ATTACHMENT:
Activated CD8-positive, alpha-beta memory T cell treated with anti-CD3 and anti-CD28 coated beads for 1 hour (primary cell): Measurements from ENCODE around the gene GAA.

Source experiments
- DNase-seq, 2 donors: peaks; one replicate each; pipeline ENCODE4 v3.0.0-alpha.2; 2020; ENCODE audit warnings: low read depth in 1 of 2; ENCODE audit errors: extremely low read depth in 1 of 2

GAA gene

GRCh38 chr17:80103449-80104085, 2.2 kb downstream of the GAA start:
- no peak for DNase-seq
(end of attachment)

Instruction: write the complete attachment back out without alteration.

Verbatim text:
Activated CD8-positive, alpha-beta memory T cell treated with anti-CD3 and anti-CD28 coated beads for 1 hour (primary cell): Measurements from ENCODE around the gene GAA.

Source experiments
- DNase-seq, 2 donors: peaks; one replicate each; pipeline ENCODE4 v3.0.0-alpha.2; 2020; ENCODE audit warnings: low read depth in 1 of 2; ENCODE audit errors: extremely low read depth in 1 of 2

GAA gene

GRCh38 chr17:80103449-80104085, 2.2 kb downstream of the GAA start:
- no peak for DNase-seq